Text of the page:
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June is Myasthenia Gravis Awareness Month, and Jan Lo Vecchio hopes that letting people know about the autoimmune disease will prompt some to check it out if they notice telltale symptoms. About 70,000 Americans have been diagnosed with MG, but it's still a "relatively unknown" disease, she said--among not only the general population, but doctors as well. Experts diagnosed Lo Vecchio with MG in 1996; now, in addition to speaking out about it, she and her husband run a support group. If you're interested in attending one of their upcoming meetings, give Lo Vecchio a call at 889-6910.

Many of our readers probably haven't heard of myasthenia gravis. Can you tell me about it?

When you make your muscles work, the nerve signals travel down from your brain to your muscles. There's a junction between the nerves and the muscles. It's an autoimmune disease--autoimmune diseases are where your body fights its own immune system. ... Your body produces these antibodies, and they block the nerve getting through to the muscle junction to make your muscles work. That's a very, very, very simplified version of it; that's what's happening. Now, you're familiar probably with Duchenne muscular dystrophy in small children that you always see at the MDA telethons and Lou Gehrig's disease.

Yes.

OK. Those are neuromuscular diseases where the muscles deteriorate, deteriorate and deteriorate until they die. This is a disease where the muscle fluctuates constantly.

Fluctuates?

Fluctuates, depending on how well those nerve signals are working. The medicines you take help undo that, but over time, you do develop permanent damage there. It's not a curable disease, but they do have treatment for it. That's the good part about it. ... Sometimes your muscles are very good--never 100 percent, but maybe 80 percent or so. Sometimes it's like zero. Sometimes it's like half. So, like, I'm tired now. Between dashing here and dashing there, I'm tired. Every day, you get up, and think of a piggy bank; I have a jarful of pennies, which represent energy. Every day, you take out pennies to spend on the things you do. ... It takes x amount of energy to dress, x amount to comb your hair, to do your teeth, to cook, to do a little bit of housework, to go out and do something socially. So you've got to decide: Am I saving all my pennies for housework, or is this a day when I think I can go out? ... That's why most people who have this disease do not work, because their muscles never stabilize.

So the main symptom is tiredness?

No, that's not the main symptom. The disease affects the voluntary muscles, so that's the good part; it doesn't affect your heart, for example. It affects your eyes. People with this disease have double vision. When they're tired, some people can't open their eyelids. It affects your facial muscles--some people cannot smile. It affects your throat muscles; you have difficulty chewing, swallowing and breathing, because it's affecting your diaphragm, which helps control your lung muscles. It affects your large hip muscles, so then you're talking about the ability to walk and to stand. Standing in long lines is hard for people. It affects, of course, your arms--so lifting, carrying, all of those muscles. That's how it affects you. ... If you're really, really having a rough time, the only thing you can do is sit in a chair and watch TV.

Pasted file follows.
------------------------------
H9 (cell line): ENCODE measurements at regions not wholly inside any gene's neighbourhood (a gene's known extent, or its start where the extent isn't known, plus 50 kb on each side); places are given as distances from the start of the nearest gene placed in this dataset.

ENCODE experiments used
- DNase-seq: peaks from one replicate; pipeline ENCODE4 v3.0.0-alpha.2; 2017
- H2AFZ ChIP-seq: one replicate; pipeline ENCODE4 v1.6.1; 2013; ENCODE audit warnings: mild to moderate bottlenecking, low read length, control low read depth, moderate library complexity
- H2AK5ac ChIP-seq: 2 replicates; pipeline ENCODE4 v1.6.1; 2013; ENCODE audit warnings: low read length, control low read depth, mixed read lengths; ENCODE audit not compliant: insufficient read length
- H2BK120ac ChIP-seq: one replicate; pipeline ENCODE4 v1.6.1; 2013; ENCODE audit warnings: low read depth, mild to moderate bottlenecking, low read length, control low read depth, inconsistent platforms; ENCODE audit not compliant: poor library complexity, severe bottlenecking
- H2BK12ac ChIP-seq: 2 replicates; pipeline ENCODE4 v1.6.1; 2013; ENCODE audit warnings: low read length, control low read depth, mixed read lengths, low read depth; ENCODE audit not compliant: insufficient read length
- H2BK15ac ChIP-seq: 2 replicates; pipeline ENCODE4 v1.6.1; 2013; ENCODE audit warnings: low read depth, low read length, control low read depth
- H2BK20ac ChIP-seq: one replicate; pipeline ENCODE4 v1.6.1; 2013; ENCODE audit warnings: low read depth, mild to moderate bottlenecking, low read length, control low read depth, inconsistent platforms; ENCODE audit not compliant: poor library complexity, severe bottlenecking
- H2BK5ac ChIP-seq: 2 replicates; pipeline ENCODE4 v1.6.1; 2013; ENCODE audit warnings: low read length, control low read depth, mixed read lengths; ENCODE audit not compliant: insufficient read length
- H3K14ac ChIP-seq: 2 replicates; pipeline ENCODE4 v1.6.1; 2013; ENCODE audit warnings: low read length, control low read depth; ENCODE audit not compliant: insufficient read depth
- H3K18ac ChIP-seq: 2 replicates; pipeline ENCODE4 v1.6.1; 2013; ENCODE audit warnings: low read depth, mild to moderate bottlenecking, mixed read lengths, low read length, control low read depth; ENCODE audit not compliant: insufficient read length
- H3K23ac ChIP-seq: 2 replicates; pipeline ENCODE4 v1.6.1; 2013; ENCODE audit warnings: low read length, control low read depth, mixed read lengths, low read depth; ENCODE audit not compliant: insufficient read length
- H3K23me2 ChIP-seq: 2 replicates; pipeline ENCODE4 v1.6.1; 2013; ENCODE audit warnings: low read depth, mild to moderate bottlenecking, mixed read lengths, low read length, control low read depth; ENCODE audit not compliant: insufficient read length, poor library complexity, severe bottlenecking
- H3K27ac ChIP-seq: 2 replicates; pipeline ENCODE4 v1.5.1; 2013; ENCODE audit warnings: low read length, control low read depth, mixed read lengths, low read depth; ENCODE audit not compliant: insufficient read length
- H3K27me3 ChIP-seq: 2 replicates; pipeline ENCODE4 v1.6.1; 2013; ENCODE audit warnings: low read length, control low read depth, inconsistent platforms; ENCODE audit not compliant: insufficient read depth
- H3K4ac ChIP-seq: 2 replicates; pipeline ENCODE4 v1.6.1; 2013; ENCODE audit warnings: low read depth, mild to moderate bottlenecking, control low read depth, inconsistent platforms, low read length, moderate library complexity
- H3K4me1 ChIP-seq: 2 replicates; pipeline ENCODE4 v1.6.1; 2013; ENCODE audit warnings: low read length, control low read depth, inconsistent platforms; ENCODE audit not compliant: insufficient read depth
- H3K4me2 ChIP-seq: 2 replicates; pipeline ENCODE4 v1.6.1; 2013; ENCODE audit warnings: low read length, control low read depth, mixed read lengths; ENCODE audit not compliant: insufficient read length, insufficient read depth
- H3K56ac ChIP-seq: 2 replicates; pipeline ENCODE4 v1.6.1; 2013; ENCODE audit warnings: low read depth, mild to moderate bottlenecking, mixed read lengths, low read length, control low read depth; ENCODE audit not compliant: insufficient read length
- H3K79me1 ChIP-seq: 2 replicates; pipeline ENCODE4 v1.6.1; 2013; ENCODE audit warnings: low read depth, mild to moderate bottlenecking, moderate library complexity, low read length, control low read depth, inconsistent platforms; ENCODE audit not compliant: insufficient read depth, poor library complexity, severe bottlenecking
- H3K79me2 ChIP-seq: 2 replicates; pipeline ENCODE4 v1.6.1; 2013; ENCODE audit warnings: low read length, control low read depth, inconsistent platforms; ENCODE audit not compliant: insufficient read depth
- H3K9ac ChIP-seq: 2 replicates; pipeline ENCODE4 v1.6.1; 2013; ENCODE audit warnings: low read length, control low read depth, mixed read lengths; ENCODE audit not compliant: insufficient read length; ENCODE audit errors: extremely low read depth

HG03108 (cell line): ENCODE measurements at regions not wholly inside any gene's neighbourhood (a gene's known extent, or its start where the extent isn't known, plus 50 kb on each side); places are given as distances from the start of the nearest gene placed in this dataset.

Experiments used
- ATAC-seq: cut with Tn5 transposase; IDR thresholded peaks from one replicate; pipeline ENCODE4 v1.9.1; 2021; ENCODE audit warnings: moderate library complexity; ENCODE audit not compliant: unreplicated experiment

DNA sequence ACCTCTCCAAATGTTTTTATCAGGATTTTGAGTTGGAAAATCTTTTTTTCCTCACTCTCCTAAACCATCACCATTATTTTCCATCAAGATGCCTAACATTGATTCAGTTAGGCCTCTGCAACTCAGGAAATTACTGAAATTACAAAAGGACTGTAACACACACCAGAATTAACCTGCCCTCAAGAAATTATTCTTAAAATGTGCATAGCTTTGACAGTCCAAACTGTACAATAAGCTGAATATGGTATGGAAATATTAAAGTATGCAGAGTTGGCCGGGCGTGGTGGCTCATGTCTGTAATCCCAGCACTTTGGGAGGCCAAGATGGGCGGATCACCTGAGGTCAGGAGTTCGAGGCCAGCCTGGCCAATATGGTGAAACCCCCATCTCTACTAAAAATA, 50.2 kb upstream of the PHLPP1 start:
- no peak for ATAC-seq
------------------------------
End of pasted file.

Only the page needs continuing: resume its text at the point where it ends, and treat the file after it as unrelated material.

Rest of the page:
I see.

(One of the three things that) makes this disease worse is repetitious motion. (The other two are stress and infections.) You're supposed to avoid all forms of repetition. Now think about that: To paraphrase Forrest Gump, "Life is repetitious motion." You get up in the morning and brush your teeth--that's repetitious motion. You chop food for a salad--that's repetitious motion.

Typing.

Typing, yes--that's repetitious motion. Reading a book is repetitious motion on your eyes, you know? If you're trying to do any kind of computer game at an arcade, that will really wear you out, because that's highly repetitious motion. Playing the piano? Well, a lot of the piano (playing) is nothing but repetitious motion--the trills in Mozart, especially. I'm a piano player. Haydn, Scott Joplin.

I love The Entertainer (written by Joplin).

I can play the piano, but I have to be sure I vary the music, and I have to do it for a short period of time. I just totally flat don't play Mozart or Haydn anymore. I go for the pieces where it doesn't run up and down the keyboard.

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